In January 2013, a patrol sergeant stopped an African-American man after he saw the man talk to an individual in a truck and then walk away. The sergeant detained the man, although he did not articulate any reasonable suspicion that criminal activity was afoot. When the man declined to answer questions or submit to a frisk—which the sergeant sought to execute despite articulating no reason to believe the man was armed—the sergeant grabbed the man by the belt, drew his ECW [i.e. taser, AT], and ordered the man to comply. The man crossed his arms and objected that he had not done anything wrong. Video captured by the ECW’s built-in camera shows that the man made no aggressive movement toward the officer. The sergeant fired the ECW, applying a five-second cycle of electricity and causing the man to fall to the ground. The sergeant almost immediately applied the ECW again, which he later justified in his report by claiming that the man tried to stand up. The video makes clear, however, that the man never tried to stand—he only writhed in pain on the ground. The video also shows that the sergeant applied the ECW nearly continuously for 20 seconds, longer than represented in his report. The man was charged with Failure to Comply and Resisting Arrest, but no independent criminal violation.

Here is another, especially interesting, example:

While the record demonstrates a pattern of stops that are improper from the beginning, it also exposes encounters that start as constitutionally defensible but quickly cross the line. For example, in the summer of 2012, an officer detained a 32-year-old African-American man who was sitting in his car cooling off after playing basketball. The officer arguably had grounds to stop and question the man, since his windows appeared more deeply tinted than permitted under Ferguson’s code. Without cause, the officer went on to accuse the man of being a pedophile, prohibit the man from using his cell phone, order the man out of his car for a pat-down despite having no reason to believe he was armed, and ask to search his car. When the man refused, citing his constitutional rights, the officer reportedly pointed a gun at his head, and arrested him. The officer charged the man with eight different counts, including making a false declaration for initially providing the short form of his first name (e.g., “Mike” instead of “Michael”) and an address that, although legitimate, differed from the one on his license. The officer also charged the man both with having an expired operator’s license, and with having no operator’s license in possession. The man told us he lost his job as a contractor with the federal government as a result of the charges.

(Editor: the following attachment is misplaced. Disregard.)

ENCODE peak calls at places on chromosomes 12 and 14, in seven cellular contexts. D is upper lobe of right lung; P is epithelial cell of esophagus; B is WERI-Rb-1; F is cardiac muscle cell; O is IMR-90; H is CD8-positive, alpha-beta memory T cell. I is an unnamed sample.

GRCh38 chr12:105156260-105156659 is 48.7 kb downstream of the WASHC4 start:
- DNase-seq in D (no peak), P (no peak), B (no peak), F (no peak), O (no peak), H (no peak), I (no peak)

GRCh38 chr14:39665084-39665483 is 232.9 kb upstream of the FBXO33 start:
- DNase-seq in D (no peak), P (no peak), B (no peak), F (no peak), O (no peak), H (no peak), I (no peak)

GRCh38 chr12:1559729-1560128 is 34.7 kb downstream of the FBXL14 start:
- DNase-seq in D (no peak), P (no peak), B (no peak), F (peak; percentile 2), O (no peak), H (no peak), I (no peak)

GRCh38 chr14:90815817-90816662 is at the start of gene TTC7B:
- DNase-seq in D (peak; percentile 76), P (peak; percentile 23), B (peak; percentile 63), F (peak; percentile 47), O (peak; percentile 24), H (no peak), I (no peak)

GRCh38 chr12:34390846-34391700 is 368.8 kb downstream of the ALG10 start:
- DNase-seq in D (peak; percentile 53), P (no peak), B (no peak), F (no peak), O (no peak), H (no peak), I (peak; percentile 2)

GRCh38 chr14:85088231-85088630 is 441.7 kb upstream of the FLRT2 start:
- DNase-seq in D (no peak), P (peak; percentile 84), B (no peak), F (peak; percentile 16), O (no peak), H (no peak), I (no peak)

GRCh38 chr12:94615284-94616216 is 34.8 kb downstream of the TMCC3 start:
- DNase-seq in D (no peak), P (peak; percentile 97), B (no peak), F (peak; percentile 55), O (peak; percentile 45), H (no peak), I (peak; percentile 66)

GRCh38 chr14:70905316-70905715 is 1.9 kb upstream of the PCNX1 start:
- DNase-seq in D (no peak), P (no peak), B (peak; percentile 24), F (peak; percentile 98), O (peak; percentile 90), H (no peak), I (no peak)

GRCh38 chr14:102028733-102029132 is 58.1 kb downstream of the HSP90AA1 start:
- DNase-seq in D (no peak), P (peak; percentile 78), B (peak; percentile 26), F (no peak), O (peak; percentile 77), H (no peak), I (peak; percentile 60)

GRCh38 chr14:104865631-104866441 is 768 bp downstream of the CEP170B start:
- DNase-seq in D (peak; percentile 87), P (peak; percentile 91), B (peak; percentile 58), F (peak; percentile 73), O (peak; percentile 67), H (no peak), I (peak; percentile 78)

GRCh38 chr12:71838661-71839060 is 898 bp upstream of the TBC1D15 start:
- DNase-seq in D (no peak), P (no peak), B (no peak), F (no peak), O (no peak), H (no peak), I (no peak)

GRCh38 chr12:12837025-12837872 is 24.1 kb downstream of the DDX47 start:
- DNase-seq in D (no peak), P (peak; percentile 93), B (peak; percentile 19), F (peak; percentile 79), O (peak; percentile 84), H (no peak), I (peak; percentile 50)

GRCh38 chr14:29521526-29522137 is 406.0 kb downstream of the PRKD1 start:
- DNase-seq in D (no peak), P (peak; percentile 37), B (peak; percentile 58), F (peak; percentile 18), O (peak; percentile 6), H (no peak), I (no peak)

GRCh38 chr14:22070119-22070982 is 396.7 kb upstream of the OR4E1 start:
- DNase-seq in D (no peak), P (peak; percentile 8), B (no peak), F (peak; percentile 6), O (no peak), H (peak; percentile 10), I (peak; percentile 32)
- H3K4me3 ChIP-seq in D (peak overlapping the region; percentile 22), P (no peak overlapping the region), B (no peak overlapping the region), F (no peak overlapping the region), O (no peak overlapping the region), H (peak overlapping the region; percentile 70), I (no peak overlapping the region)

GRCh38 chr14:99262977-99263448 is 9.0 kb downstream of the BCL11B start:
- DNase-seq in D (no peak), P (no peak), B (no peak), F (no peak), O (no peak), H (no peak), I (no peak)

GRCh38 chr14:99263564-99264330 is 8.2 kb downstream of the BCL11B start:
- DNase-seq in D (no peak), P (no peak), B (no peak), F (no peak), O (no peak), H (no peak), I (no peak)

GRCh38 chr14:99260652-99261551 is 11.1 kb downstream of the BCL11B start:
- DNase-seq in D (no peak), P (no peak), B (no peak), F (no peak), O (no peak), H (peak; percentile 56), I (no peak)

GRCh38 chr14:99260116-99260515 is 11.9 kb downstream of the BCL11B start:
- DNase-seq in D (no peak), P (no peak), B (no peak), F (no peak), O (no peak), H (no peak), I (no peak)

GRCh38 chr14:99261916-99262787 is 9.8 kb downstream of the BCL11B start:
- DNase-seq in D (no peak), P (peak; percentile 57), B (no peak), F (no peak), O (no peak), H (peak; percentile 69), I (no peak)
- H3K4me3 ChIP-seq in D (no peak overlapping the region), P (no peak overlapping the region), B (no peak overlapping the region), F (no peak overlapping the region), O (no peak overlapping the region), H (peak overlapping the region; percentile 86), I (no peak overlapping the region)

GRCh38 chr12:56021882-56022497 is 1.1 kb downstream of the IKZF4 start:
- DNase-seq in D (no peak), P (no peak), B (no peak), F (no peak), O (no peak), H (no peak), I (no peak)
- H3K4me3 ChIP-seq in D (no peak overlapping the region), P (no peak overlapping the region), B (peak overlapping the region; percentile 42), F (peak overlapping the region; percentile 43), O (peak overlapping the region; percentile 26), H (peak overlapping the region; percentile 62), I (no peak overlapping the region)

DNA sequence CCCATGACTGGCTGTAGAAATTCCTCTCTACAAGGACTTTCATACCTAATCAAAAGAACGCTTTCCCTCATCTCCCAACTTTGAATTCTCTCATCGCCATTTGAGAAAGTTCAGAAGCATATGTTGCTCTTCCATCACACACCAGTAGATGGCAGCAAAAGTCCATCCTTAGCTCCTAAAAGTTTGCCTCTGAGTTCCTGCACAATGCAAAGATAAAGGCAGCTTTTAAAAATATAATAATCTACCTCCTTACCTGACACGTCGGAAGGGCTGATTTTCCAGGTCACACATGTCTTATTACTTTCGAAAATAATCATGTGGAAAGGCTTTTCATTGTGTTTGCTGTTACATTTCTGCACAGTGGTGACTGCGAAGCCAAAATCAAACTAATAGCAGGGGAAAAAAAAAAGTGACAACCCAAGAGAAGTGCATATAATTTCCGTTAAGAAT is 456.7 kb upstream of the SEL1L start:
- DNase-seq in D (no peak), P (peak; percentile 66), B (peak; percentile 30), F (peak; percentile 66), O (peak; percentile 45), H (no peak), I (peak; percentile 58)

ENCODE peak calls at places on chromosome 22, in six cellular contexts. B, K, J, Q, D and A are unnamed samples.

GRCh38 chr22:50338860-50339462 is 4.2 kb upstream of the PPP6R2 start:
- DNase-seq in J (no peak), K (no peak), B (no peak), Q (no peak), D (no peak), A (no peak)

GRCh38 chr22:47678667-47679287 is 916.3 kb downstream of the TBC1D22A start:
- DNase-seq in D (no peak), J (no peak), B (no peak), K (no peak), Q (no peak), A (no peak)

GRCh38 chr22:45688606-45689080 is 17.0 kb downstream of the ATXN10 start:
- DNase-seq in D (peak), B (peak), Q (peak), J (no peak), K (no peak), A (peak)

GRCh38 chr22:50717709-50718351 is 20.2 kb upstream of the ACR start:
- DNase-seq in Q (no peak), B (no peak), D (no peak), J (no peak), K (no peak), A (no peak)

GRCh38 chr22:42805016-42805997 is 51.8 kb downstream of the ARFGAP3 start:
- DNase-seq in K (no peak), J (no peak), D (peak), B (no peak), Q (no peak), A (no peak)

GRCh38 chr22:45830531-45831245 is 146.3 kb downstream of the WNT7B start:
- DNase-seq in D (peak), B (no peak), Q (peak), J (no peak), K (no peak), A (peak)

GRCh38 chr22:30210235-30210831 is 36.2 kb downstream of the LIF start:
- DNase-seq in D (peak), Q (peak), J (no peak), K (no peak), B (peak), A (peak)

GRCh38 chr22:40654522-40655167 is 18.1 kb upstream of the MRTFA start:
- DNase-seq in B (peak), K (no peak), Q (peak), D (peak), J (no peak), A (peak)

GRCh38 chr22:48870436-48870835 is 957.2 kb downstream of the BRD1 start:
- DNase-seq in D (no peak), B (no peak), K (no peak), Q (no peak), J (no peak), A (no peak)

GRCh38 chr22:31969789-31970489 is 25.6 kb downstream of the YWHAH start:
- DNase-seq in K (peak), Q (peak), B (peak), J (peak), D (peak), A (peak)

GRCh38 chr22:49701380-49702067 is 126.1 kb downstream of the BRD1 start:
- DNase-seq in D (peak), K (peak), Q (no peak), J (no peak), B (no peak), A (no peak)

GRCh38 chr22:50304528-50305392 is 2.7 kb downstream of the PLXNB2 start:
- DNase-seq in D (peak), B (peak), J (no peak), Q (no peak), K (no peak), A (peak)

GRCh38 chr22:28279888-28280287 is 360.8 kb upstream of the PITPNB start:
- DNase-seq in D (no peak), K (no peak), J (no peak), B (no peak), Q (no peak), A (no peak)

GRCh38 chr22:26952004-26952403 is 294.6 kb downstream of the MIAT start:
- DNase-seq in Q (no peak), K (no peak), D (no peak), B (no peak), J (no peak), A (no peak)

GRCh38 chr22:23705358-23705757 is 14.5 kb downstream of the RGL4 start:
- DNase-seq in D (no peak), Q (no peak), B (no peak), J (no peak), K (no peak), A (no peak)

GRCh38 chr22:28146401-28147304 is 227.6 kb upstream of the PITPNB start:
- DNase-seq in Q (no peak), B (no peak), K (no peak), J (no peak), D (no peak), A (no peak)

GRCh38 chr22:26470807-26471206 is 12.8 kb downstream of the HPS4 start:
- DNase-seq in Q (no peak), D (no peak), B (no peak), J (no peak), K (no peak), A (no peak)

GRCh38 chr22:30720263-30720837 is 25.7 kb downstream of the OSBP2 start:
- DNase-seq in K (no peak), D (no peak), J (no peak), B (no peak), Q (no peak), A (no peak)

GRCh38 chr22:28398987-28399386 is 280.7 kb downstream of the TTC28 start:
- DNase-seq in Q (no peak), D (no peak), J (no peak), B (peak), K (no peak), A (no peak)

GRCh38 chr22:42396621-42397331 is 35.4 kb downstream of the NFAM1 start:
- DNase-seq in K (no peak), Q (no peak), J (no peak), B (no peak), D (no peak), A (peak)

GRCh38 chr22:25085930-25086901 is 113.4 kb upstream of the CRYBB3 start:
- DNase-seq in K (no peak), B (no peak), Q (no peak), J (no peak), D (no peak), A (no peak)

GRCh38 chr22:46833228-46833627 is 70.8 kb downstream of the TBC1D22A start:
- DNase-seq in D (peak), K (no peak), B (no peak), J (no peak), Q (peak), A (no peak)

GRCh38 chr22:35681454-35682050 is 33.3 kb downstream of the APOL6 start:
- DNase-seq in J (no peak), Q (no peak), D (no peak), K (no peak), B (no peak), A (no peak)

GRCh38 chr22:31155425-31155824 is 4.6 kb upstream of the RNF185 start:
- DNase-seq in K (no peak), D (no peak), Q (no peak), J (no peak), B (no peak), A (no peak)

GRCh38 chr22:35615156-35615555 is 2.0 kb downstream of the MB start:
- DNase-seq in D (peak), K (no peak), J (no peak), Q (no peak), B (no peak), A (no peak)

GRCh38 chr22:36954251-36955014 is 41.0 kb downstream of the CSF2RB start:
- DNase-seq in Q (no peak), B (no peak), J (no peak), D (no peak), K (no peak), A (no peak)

Although the report says the initial stop was constitutionally defensible, the initial stop was also clearly bullshit. “The officer arguably had grounds to stop and question the man, since his windows appeared more deeply tinted than permitted under Ferguson’s code.” Deep tinting!!!

Missouri, like most states, has a window tint law which essentially requires that tinting not be so dark as to impede the ability of the driver to see out of the car. Ok. But why does Ferguson have a window tint law! What this means is that you can be fined for driving through Ferguson for window tinting which is legal in the rest of Missouri. Absurd. Correction: the code appears to be the same as the state code but passed as a municipal ordinance so fines were collected locally. The purpose of the law was simply to extract more blood:

NYTimes: Last year Ferguson drivers paid $12,400 in fines for driving cars with tinted windows. They paid another $4,905 for loud music coming out of their cars.

The abuse in Ferguson shouldn’t really surprise us–this is how most governments behave most of the time. Democracy constrains what governments do but it’s a thin constraint easily capable of being pierced when stressed.

The worst abuses of government happen when an invading gang conquer people of a different race, religion and culture. What happened in Ferguson was similar only the rulers stayed the same and the population of the ruled changed. In 1990 Ferguson was 74% white and 25% black. Just 20 years later the percentages had nearly inverted, 29% white and 67% black. The population of rulers, however, changed more slowly so white rulers found themselves overlording a population that was foreign to them. As a result, democracy broke down and government as usual, banditry and abuse, broke out.

– See more at: http://marginalrevolution.com/marginalrevolution/2015/03/the-ferguson-kleptocracy.html#sthash.Ciq0qZm5.dpuf